Do the 4/5. You’ll learn way more.


Don’t die.


Well, I pinned on a number. And they timed it. There was a podium. Also they had a results page.

They feel like races. Maybe I’m doing it wrong?

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Depending on what the wind is doing you could always jump the field a corner before the 180. If you have a good gap going through that you’ve got a shot. Cat 5s frantically charging into that turn is in your favor.

I’m not a sprinter and the only crit I ever won I jumped 3 corners out. When everyone tried to follow they stuffed themselves in the corners fighting for position and I coasted in for the win before they got on the straight.

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Confidence is good… When it doesn’t go to plan, and you don’t win, don’t let it get to you though. Keep that confidence in your training, the skills come with experience. Like said though, there is a lot more to it than power.

I have an FTP of between 325 and 335 most of the year, race at the lowest level in UK crits (4th cat), and I’ve never once been inside the top 10. Of the beginner category. After 3 years of trying.

Hard to keep confidence when you suck like that :wink: and then it becomes a self fulfilling prophecy of self doubt.


Ok. I wasn’t sure. Wasn’t trying to sound negative. I’ve never done a proper fondo, have done our charity rides which is the closest thing. I’m not sure on the competitive nature and pack riding of those. THat’s all. Things can get squirrelly at sanctioned events for whatever the reason. FWIW, I love and race crits pretty much every weekend and do a lot of the USA crits. I may even do our local fondo, but damn are those pricey.

Edit. All this talk of numbers might be sending the wrong message. I’m a 3, soon to be 2 hopefully and my numbers are nothing to rave about. I for the most part just race smart, wait for our lead out train to get going and then ramp it up. Or my style honestly is to attack. Attack some more. Maybe another and hopefully by then have a group of 3-5 people ready to dig or get back in the group and go for the sprint.

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Like @nico_synergy, I race in the same category and have never won. The thing that’s let me down - bike skills and race craft. It often not the person that pedals hardest that wins the race, but the person that pedals least.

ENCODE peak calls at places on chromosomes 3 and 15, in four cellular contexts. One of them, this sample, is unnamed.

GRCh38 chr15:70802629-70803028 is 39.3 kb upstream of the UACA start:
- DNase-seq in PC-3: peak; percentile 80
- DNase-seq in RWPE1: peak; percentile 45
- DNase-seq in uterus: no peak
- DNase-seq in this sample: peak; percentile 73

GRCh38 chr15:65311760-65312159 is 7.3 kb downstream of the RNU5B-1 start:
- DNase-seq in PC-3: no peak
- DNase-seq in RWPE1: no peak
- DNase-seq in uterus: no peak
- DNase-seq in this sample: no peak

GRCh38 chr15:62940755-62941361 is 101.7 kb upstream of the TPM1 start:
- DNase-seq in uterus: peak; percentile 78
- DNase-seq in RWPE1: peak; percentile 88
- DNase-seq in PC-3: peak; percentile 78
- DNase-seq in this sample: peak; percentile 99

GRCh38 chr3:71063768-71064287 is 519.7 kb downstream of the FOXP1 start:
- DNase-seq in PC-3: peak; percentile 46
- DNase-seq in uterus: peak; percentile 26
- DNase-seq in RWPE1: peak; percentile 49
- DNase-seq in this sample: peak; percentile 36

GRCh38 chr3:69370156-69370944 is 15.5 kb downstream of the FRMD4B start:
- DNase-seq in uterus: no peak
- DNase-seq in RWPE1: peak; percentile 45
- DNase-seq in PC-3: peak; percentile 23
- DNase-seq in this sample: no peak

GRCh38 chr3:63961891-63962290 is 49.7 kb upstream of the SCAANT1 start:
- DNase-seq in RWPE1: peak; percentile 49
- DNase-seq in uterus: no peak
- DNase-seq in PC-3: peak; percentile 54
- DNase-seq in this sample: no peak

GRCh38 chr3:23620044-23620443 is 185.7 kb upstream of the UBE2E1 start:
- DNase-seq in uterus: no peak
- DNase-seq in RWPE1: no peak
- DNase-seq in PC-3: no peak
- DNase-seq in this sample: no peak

Exactly. She/He who pedals the least will be there at the end.

Last year I was carrying a 4.5 watt/kg threshold into crits last year and I didn’t win any but I sure thought I was going to. Those races are all about racing smart. Your trainer numbers aren’t wants going to get you the win in this race sorry to say.

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good topic, one I’ve been wondering about myself, I’m not a racing novice, but I’m coming into this season with a huge increase in fitness (right now at 295w 4.2w/kg from 275w) and still a cat 5, since my I don’t do a lot of road races. first race is a crit at end of the month, but I don’t suspect to do all that great, basically because I’ll probably not be all that smooth through corners and lose wheels in a famously windy course. Also, I suspect some >300w big guys to come out, I think there are always a few starting out. Either way, have fun, conserve energy and stay smooth!


Cat 5?

  1. Your FTP means very little in a crit.
  2. How many times you can sprint out of corners and burn through matches is very important
  3. Experience and tactical nous goes a long long way
  4. Don’t ride at the back.
  5. Get out of the wind.
  6. People bluff
  7. Your competitors will make errors
  8. Trust your instincts
  9. Enjoy it
  10. Get out of the wind!!

Race like you do, but be safe. There are too many variables. Plenty of people start racing after getting a fix with Zwift and some of those people might be strong. If your local scene is anything like mine, you might have people who have raced CX for a long time and now want to level up quickly on the road. Everyone has to start at cat 5, even seasoned racers from other disciplines.

I think it’s fine to go into your first crit wanting to win but it probably will all turn out very differently than you think. In any case you’ll be a smarter rider after and that’s what it’s all about.